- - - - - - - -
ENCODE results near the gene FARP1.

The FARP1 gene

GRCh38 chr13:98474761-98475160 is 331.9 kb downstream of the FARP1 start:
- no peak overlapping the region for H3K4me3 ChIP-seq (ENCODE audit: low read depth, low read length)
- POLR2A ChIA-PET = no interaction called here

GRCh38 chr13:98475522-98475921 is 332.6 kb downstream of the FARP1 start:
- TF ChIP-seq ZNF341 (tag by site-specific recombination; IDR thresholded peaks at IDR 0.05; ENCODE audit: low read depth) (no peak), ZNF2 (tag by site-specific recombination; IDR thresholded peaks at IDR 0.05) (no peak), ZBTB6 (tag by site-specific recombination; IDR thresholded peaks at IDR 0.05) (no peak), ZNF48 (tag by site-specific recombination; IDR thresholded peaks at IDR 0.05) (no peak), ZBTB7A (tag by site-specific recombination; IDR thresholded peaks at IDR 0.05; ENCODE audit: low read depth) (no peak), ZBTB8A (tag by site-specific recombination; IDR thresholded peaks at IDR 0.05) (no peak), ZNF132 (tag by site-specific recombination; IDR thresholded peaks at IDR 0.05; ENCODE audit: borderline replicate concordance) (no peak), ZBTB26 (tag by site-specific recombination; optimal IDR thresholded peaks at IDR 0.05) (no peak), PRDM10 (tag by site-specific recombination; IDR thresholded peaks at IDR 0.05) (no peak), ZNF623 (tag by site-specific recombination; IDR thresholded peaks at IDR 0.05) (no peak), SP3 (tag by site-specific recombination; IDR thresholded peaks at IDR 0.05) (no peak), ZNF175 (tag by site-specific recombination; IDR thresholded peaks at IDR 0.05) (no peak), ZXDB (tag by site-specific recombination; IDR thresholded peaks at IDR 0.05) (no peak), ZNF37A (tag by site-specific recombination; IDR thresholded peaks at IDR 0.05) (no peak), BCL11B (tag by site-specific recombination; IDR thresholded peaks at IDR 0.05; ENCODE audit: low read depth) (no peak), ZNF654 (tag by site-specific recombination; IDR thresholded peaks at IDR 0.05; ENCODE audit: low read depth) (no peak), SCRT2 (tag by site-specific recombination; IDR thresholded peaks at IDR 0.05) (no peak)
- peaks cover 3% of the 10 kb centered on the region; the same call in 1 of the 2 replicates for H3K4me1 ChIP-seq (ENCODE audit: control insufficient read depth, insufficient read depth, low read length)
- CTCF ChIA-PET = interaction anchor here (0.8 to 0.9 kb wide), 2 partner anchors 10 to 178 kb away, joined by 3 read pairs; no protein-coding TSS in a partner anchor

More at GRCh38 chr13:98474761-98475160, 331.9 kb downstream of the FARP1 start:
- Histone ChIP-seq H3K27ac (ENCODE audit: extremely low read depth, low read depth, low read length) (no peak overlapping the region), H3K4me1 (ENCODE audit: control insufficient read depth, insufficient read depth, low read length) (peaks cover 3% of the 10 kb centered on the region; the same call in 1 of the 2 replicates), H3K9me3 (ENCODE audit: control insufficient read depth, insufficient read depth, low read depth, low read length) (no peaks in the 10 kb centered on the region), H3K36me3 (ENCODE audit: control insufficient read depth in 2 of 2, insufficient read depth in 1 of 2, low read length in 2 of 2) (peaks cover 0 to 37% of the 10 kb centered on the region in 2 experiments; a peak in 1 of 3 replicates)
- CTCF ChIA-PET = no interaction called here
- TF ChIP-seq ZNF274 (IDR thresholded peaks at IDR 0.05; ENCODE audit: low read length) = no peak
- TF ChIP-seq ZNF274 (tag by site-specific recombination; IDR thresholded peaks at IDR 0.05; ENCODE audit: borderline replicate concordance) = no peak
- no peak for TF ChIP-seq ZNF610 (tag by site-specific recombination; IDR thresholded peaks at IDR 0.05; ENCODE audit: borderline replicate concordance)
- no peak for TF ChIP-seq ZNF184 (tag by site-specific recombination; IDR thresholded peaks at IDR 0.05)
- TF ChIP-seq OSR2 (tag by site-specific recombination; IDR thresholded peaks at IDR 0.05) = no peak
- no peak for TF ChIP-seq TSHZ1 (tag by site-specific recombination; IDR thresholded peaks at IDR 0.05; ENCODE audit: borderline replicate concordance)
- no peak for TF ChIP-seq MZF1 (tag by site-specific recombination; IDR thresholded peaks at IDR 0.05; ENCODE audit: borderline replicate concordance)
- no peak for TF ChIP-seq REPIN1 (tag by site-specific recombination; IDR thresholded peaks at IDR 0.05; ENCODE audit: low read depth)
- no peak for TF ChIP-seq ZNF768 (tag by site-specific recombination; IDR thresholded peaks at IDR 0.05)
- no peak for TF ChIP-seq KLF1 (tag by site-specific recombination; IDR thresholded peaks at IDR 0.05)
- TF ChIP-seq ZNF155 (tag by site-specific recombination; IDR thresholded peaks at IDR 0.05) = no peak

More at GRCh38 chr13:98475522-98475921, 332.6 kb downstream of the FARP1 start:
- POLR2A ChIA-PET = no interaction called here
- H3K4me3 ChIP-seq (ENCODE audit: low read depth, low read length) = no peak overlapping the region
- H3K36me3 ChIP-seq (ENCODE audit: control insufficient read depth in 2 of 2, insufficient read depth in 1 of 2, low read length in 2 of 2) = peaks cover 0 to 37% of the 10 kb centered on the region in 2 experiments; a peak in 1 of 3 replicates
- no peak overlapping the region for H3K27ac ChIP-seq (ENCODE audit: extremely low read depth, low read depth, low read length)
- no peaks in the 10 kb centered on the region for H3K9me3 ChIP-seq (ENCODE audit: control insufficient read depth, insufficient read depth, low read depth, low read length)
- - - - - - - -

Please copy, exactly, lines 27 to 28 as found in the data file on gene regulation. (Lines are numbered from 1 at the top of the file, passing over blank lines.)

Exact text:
- H3K36me3 ChIP-seq (ENCODE audit: control insufficient read depth in 2 of 2, insufficient read depth in 1 of 2, low read length in 2 of 2) = peaks cover 0 to 37% of the 10 kb centered on the region in 2 experiments; a peak in 1 of 3 replicates
- no peak overlapping the region for H3K27ac ChIP-seq (ENCODE audit: extremely low read depth, low read depth, low read length)